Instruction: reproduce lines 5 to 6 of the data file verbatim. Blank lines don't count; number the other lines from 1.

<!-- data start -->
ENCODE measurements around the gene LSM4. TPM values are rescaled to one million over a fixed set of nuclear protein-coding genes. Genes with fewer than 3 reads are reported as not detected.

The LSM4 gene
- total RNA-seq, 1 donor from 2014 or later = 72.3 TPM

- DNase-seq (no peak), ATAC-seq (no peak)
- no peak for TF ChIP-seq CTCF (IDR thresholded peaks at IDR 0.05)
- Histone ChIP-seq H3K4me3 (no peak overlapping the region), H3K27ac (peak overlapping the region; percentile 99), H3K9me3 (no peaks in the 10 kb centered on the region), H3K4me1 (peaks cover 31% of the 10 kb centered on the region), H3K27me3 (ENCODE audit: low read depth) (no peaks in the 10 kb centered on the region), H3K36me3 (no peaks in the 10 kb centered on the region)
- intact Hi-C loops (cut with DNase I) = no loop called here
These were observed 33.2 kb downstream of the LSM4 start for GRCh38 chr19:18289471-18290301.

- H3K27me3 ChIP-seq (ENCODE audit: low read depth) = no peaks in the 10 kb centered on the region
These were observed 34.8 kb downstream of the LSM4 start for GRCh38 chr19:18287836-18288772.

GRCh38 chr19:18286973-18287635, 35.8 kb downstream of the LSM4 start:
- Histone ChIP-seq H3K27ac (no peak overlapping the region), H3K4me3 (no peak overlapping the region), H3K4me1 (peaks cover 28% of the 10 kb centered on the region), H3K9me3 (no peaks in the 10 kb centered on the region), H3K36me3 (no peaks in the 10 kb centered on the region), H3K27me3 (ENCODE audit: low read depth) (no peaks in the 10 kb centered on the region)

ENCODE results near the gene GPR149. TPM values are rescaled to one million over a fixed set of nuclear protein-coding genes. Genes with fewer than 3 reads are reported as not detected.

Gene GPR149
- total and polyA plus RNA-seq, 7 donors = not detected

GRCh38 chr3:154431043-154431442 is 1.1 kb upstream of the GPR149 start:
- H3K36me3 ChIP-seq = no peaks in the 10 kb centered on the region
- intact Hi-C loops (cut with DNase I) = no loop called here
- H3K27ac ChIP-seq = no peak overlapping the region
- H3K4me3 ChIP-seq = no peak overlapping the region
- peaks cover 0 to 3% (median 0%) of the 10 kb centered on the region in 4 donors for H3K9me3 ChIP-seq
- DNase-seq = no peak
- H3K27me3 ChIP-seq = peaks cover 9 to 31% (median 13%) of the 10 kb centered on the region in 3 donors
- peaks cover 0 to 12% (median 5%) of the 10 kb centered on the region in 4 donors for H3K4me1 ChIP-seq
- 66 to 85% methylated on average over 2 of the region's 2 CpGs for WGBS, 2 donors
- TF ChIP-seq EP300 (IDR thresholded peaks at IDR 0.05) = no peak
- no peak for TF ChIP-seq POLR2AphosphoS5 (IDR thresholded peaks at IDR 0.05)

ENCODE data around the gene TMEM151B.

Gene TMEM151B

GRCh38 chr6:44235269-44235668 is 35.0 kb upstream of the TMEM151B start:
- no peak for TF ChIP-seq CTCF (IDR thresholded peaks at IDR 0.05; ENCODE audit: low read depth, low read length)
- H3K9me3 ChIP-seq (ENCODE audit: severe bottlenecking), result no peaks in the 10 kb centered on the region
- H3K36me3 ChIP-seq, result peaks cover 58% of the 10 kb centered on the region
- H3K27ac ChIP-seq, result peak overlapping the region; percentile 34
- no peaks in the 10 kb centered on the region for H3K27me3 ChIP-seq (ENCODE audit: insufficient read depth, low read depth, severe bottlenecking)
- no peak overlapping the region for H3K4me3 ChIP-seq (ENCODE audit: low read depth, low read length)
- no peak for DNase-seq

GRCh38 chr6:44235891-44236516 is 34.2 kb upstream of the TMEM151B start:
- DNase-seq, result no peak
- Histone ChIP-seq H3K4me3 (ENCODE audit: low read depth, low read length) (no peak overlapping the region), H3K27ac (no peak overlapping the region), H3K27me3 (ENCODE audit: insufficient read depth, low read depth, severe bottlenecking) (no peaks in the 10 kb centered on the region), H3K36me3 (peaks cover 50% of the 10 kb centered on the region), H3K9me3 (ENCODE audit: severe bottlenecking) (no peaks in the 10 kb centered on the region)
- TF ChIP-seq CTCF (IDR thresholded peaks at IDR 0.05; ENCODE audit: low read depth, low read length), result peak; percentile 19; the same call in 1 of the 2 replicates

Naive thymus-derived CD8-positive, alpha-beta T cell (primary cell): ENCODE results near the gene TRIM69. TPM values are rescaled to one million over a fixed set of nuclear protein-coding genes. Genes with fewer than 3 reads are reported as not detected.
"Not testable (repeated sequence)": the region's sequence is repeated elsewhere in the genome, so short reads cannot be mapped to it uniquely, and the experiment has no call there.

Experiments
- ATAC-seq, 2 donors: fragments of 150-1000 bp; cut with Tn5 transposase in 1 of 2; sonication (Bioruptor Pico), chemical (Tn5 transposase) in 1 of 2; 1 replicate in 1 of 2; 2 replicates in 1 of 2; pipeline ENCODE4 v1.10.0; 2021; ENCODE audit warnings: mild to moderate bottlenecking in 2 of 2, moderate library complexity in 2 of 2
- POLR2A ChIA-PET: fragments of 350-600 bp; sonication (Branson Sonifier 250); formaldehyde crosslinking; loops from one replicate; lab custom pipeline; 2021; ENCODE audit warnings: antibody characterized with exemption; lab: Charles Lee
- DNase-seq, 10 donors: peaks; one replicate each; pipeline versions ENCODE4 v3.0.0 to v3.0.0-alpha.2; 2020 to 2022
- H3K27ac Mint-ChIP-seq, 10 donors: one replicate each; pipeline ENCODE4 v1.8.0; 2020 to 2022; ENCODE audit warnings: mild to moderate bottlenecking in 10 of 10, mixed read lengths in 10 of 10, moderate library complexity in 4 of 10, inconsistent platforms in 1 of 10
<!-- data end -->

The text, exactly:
- no peak for TF ChIP-seq CTCF (IDR thresholded peaks at IDR 0.05)
- Histone ChIP-seq H3K4me3 (no peak overlapping the region), H3K27ac (peak overlapping the region; percentile 99), H3K9me3 (no peaks in the 10 kb centered on the region), H3K4me1 (peaks cover 31% of the 10 kb centered on the region), H3K27me3 (ENCODE audit: low read depth) (no peaks in the 10 kb centered on the region), H3K36me3 (no peaks in the 10 kb centered on the region)